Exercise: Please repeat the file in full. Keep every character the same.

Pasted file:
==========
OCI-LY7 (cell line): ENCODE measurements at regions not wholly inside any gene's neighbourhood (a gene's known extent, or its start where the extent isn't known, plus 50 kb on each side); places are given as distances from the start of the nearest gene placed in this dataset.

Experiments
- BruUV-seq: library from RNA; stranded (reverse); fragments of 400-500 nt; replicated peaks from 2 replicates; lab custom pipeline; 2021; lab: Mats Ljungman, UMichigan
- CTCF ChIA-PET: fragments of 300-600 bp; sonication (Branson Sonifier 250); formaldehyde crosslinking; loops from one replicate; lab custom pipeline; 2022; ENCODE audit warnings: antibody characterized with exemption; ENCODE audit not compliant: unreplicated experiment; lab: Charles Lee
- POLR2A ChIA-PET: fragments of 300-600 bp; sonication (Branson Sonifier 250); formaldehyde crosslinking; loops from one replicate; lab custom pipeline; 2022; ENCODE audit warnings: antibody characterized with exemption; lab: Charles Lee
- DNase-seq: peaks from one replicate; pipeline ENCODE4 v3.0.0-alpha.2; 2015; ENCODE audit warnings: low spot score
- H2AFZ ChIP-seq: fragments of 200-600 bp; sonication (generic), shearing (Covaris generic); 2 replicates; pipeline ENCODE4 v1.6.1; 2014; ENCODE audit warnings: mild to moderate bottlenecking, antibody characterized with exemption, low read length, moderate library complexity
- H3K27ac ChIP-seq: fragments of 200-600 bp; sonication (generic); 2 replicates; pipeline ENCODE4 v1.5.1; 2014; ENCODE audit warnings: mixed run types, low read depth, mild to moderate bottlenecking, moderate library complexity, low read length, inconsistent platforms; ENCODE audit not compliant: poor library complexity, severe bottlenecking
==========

OCI-LY7 (cell line): ENCODE measurements at regions not wholly inside any gene's neighbourhood (a gene's known extent, or its start where the extent isn't known, plus 50 kb on each side); places are given as distances from the start of the nearest gene placed in this dataset.

Experiments
- BruUV-seq: library from RNA; stranded (reverse); fragments of 400-500 nt; replicated peaks from 2 replicates; lab custom pipeline; 2021; lab: Mats Ljungman, UMichigan
- CTCF ChIA-PET: fragments of 300-600 bp; sonication (Branson Sonifier 250); formaldehyde crosslinking; loops from one replicate; lab custom pipeline; 2022; ENCODE audit warnings: antibody characterized with exemption; ENCODE audit not compliant: unreplicated experiment; lab: Charles Lee
- POLR2A ChIA-PET: fragments of 300-600 bp; sonication (Branson Sonifier 250); formaldehyde crosslinking; loops from one replicate; lab custom pipeline; 2022; ENCODE audit warnings: antibody characterized with exemption; lab: Charles Lee
- DNase-seq: peaks from one replicate; pipeline ENCODE4 v3.0.0-alpha.2; 2015; ENCODE audit warnings: low spot score
- H2AFZ ChIP-seq: fragments of 200-600 bp; sonication (generic), shearing (Covaris generic); 2 replicates; pipeline ENCODE4 v1.6.1; 2014; ENCODE audit warnings: mild to moderate bottlenecking, antibody characterized with exemption, low read length, moderate library complexity
- H3K27ac ChIP-seq: fragments of 200-600 bp; sonication (generic); 2 replicates; pipeline ENCODE4 v1.5.1; 2014; ENCODE audit warnings: mixed run types, low read depth, mild to moderate bottlenecking, moderate library complexity, low read length, inconsistent platforms; ENCODE audit not compliant: poor library complexity, severe bottlenecking